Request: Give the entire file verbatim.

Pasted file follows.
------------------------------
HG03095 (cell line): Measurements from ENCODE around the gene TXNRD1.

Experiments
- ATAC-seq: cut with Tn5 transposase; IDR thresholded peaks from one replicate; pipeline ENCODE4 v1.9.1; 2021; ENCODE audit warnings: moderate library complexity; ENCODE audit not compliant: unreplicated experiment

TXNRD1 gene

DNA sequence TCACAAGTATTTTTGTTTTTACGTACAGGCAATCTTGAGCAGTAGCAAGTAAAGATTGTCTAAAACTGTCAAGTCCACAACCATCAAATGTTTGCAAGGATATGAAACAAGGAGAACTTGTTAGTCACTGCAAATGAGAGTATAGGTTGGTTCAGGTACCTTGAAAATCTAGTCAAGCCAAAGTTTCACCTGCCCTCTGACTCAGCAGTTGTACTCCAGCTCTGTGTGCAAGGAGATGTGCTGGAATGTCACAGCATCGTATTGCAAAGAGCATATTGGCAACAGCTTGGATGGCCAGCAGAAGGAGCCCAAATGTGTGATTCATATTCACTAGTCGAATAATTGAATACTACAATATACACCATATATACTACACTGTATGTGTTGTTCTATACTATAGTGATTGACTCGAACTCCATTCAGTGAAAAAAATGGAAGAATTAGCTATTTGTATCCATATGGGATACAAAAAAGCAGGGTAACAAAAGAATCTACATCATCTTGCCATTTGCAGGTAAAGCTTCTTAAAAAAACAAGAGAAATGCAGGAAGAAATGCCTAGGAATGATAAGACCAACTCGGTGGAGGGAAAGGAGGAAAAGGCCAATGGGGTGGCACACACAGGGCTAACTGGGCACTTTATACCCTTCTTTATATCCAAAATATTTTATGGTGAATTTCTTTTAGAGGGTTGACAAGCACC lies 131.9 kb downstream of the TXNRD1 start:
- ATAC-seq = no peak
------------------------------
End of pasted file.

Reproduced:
HG03095 (cell line): Measurements from ENCODE around the gene TXNRD1.

Experiments
- ATAC-seq: cut with Tn5 transposase; IDR thresholded peaks from one replicate; pipeline ENCODE4 v1.9.1; 2021; ENCODE audit warnings: moderate library complexity; ENCODE audit not compliant: unreplicated experiment

TXNRD1 gene

DNA sequence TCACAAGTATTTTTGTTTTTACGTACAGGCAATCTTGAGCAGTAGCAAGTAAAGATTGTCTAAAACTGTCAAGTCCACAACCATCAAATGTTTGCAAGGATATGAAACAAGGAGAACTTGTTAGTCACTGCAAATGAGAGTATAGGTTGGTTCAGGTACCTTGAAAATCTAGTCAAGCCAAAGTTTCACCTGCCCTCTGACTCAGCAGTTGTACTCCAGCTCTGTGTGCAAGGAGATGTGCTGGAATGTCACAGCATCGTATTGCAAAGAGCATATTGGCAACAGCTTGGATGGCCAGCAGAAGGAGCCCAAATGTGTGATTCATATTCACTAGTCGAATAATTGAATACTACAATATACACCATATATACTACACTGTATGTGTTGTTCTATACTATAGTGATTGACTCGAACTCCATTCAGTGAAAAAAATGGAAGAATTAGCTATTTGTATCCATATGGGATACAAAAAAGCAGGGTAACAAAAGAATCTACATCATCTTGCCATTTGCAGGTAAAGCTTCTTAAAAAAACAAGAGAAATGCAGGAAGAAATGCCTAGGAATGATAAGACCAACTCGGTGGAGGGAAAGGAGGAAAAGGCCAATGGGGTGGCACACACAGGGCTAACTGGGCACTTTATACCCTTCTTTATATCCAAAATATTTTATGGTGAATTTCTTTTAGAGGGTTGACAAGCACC lies 131.9 kb downstream of the TXNRD1 start:
- ATAC-seq = no peak